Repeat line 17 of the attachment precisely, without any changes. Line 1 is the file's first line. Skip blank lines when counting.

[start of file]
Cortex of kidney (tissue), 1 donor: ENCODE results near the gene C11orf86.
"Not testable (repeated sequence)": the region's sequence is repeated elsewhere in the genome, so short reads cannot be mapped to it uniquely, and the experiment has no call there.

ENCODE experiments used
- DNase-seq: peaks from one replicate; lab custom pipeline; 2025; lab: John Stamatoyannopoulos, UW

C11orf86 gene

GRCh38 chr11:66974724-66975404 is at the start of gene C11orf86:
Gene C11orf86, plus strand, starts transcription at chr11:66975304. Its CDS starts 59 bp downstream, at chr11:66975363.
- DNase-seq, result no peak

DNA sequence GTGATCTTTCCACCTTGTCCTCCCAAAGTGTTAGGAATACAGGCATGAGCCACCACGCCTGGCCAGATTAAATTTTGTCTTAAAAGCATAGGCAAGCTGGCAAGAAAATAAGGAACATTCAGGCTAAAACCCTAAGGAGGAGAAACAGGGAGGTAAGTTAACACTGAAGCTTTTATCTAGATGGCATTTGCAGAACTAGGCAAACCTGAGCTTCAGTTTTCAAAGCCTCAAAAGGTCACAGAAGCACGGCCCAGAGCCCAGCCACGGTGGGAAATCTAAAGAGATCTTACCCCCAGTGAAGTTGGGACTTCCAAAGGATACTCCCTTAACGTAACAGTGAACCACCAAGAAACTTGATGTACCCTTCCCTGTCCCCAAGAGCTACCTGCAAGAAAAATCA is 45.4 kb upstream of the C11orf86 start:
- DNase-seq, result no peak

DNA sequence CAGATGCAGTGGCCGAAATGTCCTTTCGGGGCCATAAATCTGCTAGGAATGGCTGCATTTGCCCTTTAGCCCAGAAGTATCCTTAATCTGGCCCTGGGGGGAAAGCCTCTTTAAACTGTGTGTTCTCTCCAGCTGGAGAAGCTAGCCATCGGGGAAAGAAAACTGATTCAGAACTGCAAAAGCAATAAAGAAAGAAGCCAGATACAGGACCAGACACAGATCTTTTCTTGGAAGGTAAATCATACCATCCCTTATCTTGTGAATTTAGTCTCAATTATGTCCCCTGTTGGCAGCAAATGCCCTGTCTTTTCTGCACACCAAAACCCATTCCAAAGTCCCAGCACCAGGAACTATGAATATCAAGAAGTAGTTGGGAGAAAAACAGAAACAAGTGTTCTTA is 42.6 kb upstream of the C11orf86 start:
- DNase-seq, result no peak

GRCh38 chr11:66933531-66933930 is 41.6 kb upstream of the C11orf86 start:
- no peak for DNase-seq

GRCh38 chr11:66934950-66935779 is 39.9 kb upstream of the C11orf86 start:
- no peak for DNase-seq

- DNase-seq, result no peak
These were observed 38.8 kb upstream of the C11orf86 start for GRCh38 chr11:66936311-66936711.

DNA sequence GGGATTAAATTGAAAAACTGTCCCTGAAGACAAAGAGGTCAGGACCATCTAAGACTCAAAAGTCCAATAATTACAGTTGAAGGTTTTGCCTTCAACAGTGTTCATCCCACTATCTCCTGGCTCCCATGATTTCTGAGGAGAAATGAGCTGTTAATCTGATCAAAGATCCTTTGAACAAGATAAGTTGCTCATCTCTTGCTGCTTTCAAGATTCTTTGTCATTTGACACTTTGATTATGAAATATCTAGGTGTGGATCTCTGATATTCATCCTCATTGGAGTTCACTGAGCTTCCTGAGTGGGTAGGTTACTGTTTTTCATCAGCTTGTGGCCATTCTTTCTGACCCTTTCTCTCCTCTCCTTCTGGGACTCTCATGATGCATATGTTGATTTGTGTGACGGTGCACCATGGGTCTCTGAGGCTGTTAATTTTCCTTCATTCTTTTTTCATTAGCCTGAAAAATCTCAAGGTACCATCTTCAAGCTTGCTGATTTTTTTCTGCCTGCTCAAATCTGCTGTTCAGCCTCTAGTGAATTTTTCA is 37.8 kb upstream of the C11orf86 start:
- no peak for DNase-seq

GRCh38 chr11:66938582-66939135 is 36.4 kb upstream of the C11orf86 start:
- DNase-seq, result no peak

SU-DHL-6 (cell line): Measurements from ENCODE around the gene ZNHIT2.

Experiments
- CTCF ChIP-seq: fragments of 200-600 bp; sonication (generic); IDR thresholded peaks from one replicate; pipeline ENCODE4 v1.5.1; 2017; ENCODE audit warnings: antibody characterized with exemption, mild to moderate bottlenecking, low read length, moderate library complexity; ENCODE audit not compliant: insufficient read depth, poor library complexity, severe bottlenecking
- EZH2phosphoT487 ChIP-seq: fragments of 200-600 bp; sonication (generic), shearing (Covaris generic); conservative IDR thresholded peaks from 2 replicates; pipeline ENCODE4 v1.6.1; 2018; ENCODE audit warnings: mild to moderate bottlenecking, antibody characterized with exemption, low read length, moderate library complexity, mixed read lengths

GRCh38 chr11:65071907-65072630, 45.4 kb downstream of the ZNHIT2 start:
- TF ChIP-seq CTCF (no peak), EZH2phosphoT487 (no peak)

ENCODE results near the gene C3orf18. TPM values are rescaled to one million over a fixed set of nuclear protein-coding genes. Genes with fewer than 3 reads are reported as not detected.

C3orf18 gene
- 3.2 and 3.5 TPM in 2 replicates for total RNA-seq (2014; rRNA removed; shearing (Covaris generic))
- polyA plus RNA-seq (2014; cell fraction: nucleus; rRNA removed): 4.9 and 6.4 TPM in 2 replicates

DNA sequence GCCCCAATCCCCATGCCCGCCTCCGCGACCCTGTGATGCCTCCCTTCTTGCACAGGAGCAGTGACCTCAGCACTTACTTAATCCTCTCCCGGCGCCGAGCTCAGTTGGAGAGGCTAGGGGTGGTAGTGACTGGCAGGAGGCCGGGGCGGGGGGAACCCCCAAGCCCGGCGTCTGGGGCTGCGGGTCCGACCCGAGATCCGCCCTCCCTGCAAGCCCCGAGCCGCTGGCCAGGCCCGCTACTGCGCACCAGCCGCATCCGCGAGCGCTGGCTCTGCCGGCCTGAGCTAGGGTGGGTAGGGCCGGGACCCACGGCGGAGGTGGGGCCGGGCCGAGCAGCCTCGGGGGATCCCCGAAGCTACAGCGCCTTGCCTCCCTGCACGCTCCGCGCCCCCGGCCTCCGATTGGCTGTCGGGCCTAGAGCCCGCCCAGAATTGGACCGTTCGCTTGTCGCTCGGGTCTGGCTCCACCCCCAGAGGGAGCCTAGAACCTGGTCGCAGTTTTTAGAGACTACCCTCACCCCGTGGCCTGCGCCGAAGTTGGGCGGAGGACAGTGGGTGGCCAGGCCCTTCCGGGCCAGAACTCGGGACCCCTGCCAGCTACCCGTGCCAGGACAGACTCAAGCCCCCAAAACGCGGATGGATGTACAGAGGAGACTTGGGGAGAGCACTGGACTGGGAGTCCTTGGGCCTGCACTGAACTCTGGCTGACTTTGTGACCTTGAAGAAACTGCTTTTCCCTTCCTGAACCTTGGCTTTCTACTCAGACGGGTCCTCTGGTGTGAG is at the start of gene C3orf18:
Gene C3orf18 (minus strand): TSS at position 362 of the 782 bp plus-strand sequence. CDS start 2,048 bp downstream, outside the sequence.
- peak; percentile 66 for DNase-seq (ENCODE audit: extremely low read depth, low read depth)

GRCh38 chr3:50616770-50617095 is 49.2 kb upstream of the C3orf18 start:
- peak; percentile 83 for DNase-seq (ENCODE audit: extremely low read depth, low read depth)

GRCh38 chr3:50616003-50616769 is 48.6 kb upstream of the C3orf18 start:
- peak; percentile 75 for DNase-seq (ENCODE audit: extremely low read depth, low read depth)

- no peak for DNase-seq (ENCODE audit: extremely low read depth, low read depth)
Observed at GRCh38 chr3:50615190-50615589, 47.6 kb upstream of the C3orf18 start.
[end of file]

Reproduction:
- DNase-seq, result no peak